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PMDG 744 autothrottle and AOA DVDs

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Well, I got the AOA's DVDs as a Christmas present (...from me to me :( ). Worth every single cent I must say.Now, whatever can be the procedure they are explaining, they keep the AutoThrottle engaged until 50 feet (which is the normal threshold crossing altitude), then they disengage the A/T and bring the levers to idle power for touchdown.Isn't is this more an Airbus-like procedure than a Boeing one ?I've read comments in this forum saying that (when flying Boeings) Autopilot and AutoThrottle should go off together.What do you experts think about this question ?. Thanks.

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I think it is up to company policy. The autoland system will soon be closing the throttles at about 50AGL anyway.SWA policy is no A/T on approach (something I read a year or so ago). This keeps the pilot flying in the loop as far as thrust control is concerned. However, both PMDG Boeings will autoland, retard throttle and stay on center line (747) for you... no need to turn off Otto until you want to leave centerline. I always hit F1 before F2 for thrust reverse and wouldn't know if it works any different way.

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This is what I extracted from my FCOM I ( chapter 'Limitations'): "The autothrottle must be disengaged before descending below 50 feet HAA during a manual landing." It doesn't say why that is (because Boeing says so!), but I believe the autothrottle will not automatically move the throttles to idle when the autoland logic is not active, and will try to maintain the selected speed until touchdown (making it very difficult to idle the throttles and prevent you from floating forever). My company advises not to use the autopilot or autothrottle independently, except for the takeoff roll and climb. So the 50 feet is a Boeing limitation, while the independent use of AP/AT is a company restriction. For those who are interested: I just had a look in the 777 manuals, and with the 777 it is adviced (by our company) to use the autothrottle during all phases of manual flight, also when landing manually. Proving the point that you don't need to be a pilot to fly a 777 ;-)Tom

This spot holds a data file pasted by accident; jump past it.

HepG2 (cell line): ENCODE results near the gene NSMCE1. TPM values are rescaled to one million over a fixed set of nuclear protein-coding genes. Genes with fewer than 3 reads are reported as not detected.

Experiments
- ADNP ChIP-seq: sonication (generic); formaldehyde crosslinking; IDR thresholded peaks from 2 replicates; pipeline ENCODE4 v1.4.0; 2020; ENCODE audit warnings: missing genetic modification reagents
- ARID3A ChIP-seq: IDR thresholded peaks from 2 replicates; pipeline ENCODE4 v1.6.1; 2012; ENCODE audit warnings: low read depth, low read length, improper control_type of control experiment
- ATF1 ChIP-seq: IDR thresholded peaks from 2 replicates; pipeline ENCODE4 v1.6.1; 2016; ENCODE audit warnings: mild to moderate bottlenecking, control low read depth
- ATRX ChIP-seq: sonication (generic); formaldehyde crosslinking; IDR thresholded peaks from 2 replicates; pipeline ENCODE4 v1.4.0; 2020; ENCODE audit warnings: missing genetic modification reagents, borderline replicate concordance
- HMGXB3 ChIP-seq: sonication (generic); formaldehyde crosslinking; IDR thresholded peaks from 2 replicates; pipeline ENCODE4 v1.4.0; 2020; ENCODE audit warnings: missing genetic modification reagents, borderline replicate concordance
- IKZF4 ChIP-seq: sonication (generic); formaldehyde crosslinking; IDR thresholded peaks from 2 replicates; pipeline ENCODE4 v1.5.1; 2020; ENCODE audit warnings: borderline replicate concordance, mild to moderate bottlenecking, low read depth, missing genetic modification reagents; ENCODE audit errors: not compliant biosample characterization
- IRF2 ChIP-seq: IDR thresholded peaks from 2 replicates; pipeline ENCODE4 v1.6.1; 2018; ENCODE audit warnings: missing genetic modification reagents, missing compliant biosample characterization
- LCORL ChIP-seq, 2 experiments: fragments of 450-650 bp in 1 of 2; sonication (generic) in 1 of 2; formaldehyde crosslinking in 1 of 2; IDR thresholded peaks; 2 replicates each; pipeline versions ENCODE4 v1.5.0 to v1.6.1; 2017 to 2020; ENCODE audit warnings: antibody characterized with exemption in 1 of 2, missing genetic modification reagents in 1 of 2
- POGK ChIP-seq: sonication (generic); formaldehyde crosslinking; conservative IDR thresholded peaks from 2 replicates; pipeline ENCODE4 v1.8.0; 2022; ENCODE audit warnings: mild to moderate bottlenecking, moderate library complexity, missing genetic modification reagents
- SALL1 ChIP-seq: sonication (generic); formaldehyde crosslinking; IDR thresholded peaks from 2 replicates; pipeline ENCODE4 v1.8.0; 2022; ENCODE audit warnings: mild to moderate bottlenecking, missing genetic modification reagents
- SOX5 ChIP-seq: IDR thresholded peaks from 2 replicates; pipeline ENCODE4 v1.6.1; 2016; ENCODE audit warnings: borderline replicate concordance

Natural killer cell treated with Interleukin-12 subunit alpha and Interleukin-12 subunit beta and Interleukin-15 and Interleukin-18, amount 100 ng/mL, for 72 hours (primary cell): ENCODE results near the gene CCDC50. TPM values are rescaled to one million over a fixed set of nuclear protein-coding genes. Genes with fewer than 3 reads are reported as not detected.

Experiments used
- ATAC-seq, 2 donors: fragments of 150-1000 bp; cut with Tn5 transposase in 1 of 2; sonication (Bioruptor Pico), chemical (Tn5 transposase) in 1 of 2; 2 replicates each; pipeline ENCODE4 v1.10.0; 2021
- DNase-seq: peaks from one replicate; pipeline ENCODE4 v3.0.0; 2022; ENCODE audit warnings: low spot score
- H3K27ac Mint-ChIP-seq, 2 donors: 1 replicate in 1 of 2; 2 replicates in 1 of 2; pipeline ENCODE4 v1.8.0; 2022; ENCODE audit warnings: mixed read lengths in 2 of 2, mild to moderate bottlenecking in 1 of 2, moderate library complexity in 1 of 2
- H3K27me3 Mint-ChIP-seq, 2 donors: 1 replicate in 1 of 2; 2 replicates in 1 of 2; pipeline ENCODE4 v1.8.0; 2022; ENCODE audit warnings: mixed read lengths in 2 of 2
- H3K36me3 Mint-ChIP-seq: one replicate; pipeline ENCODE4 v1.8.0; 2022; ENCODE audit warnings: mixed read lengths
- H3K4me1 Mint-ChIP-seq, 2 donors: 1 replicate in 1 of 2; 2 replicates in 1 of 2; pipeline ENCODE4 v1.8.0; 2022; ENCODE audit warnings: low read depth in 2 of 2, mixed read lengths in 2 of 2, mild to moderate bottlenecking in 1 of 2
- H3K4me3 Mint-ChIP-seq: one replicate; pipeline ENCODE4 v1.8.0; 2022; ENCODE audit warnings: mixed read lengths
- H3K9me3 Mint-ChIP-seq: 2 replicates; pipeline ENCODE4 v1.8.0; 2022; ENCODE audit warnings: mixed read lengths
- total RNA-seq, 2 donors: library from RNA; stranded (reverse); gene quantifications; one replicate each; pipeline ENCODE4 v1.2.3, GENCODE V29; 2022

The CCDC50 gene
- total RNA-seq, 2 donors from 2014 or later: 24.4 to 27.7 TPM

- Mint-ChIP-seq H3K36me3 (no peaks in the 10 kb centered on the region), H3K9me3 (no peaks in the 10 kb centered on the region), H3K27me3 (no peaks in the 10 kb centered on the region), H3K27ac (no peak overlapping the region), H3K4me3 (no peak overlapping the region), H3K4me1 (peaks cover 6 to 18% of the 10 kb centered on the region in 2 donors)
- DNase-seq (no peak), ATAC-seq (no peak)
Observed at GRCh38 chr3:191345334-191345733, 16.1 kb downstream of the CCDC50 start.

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From the material I used for the videos, derived from UAL procedures (but not official by any means) this was what was to be done. With that said, there's no limit on how early you can do that. So, if you'd like, you can do it earlier. Many of these details are company specific, as has been shared.

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From the material I used for the videos, derived from UAL procedures (but not official by any means) this was what was to be done. With that said, there's no limit on how early you can do that. So, if you'd like, you can do it earlier. Many of these details are company specific, as has been shared.
Thanks Chris,Got your Christmas greeting with the magnificent DVDs pack. I've already given it the first round and looking forward to having time for a second go.Now, going to the procedure, doing as you do in the video is perfect for speed control when you have not a very precise joystick throttle wheel (which is my case), but, as I said, it seemed to me more Airbus than Boeing, (perhaps the 777 is an hybrid specimen).And talking about Southwest Airlines, I've read that their 737s don't have any autothrottle. Best regards.